A Question of Ambition












“Being ambitious is like being thin. It’s nice to have in your youth — but hold on to it into middle-age and you’re going to end up with a sour little face. Let yourself go — it’s later than you think” (Julie Burchill)

Ambition makes you look pretty ugly” (Radiohead)

We talk a lot about ambition.

We write a lot about ambition.

We look for it in our children, colleagues, leaders and friends.

We want to work for businesses that show it.

We sometimes confuse it with aspiration.

Politicians and business leaders talk about it a lot.

Coaches, commentators and career advisors also talk about it a lot.

But there’s a big difference between Having Ambition and Being Ambitious.

The first is about talk and the second is about action.

So next time you hear someone speak of ‘ambition’ look at what they do not what they say. Do they live it or talk about it? Do they aspire to it or achieve it?

Do they mean it?

3 thoughts on “A Question of Ambition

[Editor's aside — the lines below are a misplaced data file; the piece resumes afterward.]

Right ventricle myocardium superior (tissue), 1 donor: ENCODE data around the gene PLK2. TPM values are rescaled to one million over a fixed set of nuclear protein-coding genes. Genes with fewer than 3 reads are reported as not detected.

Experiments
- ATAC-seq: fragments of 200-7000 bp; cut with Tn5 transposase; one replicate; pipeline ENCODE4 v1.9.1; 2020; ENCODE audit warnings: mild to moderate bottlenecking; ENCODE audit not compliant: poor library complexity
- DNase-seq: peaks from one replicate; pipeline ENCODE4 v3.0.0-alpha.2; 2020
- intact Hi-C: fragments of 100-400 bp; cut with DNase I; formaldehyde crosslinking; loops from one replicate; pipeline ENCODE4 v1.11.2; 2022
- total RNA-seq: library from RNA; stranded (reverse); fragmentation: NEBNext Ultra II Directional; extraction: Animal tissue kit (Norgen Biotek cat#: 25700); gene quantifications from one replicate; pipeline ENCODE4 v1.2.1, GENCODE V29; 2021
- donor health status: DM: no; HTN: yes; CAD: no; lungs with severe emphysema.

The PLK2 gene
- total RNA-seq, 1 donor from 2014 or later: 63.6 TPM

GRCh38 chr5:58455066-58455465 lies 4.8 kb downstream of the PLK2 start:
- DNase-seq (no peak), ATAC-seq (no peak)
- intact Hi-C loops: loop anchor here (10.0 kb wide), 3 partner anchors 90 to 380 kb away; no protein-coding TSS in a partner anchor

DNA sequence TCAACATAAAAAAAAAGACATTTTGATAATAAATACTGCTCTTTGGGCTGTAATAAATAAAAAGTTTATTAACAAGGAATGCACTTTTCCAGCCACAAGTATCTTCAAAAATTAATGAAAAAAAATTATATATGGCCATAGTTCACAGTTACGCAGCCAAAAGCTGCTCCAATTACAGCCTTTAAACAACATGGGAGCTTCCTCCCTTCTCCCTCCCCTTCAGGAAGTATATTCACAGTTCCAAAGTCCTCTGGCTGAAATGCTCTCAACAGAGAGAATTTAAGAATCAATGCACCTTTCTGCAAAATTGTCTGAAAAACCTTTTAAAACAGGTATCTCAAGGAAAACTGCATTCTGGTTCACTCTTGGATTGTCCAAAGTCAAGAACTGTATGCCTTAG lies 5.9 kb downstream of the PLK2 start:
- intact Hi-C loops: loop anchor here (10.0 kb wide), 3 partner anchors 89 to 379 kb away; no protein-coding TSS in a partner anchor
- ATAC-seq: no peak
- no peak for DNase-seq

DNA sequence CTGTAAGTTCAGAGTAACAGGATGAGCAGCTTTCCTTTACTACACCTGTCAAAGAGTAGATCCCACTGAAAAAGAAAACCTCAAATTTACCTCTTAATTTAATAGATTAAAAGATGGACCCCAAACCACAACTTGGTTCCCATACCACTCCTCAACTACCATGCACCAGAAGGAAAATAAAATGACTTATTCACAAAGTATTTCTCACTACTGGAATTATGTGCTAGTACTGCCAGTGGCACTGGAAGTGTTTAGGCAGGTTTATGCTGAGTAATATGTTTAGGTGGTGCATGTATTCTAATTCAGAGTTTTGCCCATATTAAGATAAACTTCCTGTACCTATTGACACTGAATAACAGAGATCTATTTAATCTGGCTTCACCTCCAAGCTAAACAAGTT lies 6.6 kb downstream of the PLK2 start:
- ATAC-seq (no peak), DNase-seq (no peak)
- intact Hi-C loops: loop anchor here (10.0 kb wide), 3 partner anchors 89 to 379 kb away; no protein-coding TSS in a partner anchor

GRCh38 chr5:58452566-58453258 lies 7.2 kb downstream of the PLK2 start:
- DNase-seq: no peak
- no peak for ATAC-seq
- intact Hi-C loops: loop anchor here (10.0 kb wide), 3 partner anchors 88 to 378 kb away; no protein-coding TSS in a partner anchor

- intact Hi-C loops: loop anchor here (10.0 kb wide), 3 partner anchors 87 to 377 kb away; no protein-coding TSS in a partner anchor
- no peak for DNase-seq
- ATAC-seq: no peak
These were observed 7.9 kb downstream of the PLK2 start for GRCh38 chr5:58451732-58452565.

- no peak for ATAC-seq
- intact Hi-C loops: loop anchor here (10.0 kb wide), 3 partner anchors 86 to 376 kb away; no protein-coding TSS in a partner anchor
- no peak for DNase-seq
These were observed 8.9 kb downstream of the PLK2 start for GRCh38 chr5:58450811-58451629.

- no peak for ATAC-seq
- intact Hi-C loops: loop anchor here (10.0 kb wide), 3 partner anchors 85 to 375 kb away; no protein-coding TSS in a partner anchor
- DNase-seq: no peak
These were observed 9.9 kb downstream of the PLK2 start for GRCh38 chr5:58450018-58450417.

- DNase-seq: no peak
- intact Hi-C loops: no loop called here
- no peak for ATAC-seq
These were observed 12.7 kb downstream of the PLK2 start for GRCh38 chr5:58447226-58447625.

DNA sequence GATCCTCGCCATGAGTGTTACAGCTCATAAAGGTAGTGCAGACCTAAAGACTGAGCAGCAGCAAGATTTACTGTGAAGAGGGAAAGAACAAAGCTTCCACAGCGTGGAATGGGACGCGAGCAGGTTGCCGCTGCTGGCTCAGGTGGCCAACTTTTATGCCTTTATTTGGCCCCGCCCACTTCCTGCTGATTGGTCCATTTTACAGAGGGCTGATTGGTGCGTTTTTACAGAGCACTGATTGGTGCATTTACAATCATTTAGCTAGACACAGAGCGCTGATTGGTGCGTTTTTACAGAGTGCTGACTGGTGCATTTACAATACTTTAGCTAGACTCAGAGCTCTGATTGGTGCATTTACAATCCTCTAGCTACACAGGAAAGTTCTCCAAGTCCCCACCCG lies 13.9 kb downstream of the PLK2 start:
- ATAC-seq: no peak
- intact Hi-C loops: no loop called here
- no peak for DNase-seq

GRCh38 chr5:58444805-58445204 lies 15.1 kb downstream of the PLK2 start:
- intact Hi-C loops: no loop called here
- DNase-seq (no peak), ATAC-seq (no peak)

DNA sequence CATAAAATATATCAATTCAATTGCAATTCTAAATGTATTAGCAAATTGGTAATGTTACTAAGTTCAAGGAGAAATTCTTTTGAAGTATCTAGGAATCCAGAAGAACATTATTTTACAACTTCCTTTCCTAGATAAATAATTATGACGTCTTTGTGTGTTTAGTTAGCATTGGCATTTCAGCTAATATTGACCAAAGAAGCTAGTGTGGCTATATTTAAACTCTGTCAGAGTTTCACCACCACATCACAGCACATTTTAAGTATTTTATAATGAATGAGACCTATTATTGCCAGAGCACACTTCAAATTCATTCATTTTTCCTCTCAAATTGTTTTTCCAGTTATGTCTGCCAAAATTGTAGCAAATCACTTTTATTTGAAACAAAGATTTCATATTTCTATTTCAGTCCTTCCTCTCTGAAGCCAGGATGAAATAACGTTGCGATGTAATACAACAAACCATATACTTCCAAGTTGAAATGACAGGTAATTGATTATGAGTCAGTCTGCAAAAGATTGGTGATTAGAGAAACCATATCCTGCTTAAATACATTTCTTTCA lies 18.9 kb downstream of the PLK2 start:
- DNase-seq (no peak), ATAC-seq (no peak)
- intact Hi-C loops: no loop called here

1. And more importantly, what are they ambitious about? So much ambition is linked to personal gain – getting your child into the best school (so what happens to all the other children?), getting the next job up the ladder (even though you know that someone deserves it more than you).

    Let’s look for big, inclusive ambitions – which benefit as many people positively as possible. Those are the people I want to be with.

  2. Easy for a rich and successful Julie Burchill to say that – but if you have been successfull and lost everything, can you no longer be ambitious to be successful again in middle age, or do you have to stay in the gutter?

    1. A very good point Damon. I started with two pop culture quotes that were a bit negative towards ambition. I don’t really agree with the Burchill comment, whilst I think that the Radiohead one can be true with some people.
      We must get together in the new year!

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